Minnesota Citizen Charged with DWI Test Refusal after Drinking Urine: Is Refusal Law Constitutional after McNeely?
Last week a man was arrested by Woodbury, Minnesota police on suspicion of driving while impaired (DWI). Once at the Washington County jail, the officer asked the man to provide a urine sample. The man urinated in a urine collection bottle that contained a white preservative called sodium fluoride. Instead of handing it to the officer, he drank his own urine. All of it.
Now in Minnesota it is a crime to refuse a DWI test. The crime is more severe than taking and failing the test in most circumstances. According to the local newspaper which first broke the story, the driver will be charged with that crime. While this guy will likely be fodder for late night comedians around the world, he shouldn't plead guilty to the crime to refusing to submit to a DWI test.
We believe the statute making it a crime to refuse a DWI test is unconstitutional, and here's why: Blood, breath and urine tests are searches, which invoke the fourth amendment. Warrantless searches â?? like this one presumably was â?? are generally unconstitutional and the results of those searches can't be used by the government, unless a person gives their consent to a search (test). If the test was consensual, the government doesn't need to worry about getting a warrant, and the results are now admissible in court. The huge elephant in the room is the fact that Minnesota's test refusal law makes it a crime for a citizen to refuse to waive his constitutional right to say "no thank you, get a warrant| whenever the police attempt to conduct a warrantless search.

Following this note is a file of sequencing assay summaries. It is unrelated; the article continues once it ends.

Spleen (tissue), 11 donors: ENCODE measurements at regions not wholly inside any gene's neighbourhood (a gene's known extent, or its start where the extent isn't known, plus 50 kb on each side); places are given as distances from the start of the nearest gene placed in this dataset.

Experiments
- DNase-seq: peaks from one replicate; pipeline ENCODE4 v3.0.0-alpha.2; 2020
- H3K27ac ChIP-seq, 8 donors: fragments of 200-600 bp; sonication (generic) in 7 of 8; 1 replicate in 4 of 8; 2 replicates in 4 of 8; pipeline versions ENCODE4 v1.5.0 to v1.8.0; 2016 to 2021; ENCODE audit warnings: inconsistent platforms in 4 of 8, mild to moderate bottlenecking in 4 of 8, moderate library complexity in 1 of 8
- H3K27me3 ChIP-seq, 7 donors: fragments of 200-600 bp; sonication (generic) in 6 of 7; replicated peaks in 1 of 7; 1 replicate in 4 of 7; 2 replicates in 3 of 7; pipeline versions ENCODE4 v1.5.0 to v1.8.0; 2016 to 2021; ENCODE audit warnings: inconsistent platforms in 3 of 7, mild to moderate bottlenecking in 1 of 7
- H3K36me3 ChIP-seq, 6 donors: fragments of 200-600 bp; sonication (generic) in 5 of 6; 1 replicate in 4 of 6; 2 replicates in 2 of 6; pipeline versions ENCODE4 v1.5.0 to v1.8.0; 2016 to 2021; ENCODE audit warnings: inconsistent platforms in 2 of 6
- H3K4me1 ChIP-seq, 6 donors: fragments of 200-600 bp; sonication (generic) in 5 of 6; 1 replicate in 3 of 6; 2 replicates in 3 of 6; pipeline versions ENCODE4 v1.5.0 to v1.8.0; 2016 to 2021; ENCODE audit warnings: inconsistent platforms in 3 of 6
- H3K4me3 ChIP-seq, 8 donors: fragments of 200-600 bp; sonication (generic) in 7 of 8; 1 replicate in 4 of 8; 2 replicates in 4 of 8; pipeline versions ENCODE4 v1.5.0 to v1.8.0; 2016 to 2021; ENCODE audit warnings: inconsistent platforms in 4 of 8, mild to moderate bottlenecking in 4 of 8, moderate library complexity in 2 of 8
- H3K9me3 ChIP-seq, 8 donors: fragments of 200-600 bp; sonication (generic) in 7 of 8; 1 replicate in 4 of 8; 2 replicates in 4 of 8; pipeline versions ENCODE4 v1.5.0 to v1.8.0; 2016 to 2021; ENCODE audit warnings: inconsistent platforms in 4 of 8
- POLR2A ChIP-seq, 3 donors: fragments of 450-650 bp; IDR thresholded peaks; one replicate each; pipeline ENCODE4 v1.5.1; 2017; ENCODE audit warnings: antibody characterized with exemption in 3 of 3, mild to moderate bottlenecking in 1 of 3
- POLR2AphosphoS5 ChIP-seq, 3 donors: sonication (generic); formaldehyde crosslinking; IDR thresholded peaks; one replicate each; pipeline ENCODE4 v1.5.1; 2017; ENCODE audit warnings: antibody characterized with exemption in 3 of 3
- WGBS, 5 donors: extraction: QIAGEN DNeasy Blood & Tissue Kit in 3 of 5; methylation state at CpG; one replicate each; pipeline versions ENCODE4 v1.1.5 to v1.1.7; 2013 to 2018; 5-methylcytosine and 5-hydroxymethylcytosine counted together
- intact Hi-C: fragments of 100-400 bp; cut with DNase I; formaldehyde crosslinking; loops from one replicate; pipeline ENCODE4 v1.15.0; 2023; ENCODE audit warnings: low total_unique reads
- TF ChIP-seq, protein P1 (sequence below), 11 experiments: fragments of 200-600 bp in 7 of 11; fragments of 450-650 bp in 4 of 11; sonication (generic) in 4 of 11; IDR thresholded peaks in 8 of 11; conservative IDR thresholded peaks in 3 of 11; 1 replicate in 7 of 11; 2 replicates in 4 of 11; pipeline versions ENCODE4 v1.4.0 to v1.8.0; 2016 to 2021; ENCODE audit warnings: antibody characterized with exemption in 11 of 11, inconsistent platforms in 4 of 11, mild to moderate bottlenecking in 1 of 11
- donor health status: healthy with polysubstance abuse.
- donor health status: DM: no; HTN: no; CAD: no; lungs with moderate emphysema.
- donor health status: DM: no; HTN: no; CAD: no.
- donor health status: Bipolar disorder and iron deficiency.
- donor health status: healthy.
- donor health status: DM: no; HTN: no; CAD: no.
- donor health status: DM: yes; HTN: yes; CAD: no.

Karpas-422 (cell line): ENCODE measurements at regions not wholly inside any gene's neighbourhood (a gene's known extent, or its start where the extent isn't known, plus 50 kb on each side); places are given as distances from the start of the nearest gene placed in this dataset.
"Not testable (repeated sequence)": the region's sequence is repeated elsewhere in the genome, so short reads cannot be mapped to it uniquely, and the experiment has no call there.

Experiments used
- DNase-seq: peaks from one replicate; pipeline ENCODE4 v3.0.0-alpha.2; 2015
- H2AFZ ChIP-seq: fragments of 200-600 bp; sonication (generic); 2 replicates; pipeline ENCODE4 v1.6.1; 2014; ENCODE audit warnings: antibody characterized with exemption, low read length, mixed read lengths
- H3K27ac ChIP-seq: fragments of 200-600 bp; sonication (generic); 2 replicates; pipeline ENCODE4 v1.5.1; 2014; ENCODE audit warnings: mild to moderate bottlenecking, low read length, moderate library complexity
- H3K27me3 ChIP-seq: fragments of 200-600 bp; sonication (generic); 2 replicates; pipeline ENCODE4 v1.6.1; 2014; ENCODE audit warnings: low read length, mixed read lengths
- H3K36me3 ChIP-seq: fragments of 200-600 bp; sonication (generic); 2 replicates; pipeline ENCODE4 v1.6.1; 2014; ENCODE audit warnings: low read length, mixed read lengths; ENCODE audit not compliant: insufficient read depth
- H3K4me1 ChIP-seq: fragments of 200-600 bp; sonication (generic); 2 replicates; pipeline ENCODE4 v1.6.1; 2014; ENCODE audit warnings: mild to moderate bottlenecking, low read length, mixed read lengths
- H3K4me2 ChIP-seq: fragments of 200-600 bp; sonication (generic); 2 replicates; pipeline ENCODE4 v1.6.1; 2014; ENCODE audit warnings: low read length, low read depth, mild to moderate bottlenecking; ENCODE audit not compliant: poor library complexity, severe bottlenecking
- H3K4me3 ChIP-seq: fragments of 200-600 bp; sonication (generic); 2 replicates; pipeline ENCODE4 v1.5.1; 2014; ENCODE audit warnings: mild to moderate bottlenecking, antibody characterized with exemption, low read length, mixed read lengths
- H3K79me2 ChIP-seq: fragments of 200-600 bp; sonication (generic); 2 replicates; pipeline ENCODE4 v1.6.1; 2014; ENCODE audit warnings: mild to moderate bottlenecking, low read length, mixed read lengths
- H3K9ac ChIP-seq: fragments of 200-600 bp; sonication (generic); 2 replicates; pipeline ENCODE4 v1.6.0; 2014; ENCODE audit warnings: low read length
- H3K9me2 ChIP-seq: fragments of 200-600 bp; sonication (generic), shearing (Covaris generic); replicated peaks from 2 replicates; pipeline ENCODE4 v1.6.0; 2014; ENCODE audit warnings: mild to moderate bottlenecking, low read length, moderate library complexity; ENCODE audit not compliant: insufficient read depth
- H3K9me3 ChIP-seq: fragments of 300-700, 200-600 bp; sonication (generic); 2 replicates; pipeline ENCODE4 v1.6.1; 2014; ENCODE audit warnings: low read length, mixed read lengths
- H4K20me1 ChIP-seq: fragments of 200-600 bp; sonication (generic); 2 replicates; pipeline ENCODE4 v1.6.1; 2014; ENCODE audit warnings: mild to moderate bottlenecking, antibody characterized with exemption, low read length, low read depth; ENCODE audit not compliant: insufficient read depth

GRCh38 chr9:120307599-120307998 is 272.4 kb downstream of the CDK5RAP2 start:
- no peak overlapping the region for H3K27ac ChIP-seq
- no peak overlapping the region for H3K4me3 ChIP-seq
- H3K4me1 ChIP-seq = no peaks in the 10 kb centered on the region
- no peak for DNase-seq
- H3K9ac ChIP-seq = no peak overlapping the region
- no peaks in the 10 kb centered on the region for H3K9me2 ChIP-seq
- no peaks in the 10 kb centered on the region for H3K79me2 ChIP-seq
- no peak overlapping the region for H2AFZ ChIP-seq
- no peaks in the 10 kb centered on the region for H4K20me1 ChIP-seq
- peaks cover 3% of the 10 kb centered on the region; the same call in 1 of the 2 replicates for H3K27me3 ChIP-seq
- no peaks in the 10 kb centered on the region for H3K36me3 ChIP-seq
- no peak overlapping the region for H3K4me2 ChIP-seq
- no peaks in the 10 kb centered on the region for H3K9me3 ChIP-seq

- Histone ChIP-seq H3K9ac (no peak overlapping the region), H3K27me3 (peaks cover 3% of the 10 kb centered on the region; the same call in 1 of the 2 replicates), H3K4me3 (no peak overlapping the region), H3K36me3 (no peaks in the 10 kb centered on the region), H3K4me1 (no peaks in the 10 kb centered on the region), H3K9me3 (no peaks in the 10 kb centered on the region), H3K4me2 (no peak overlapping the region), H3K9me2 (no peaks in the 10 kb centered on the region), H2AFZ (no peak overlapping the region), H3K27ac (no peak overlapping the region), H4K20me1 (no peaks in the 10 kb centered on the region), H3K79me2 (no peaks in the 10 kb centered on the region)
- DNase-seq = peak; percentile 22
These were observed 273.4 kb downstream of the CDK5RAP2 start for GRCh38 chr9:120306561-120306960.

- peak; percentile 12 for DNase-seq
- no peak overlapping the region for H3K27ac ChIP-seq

We've challenged Minnesota's DWI test refusal law for years. We were successful in a test refusal case at the Minnesota Court of Appeals in 2007, but the Minnesota Supreme Court reversed that case in a 4-3 decision two years later. That reversal was where the Minnesota Supreme Court crafted their "single-factor-exigency" doctrine, which effectively said, |yes, blood/breath/urine tests are indeed searches, but the Fourth Amendment will never apply to them so law enforcement doesn't need to even think about getting a warrant.|
Fortunately, the United State Supreme Court agreed with the three dissenting judges in Netland and struck down single factor exigency last month in Missouri v. McNeely. Although the U.S. Supreme Court didn't expressly overrule the Netland case, by invalidating single factor exigency and requiring search warrants in DWI cases, it cuts the legs out from the majority's opinion in Netland and essentially overturns the decision.
No Minnesota court has ruled on the constitutionality of Minnesota's test refusal law since McNeely, but we expect our appellate courts to eventually find the law unconstitutional. Until then, pleading guilty to DWI test refusal doesn't make sense-- even for those who chose to exercise their constitutional rights by . . . drinking their own urine.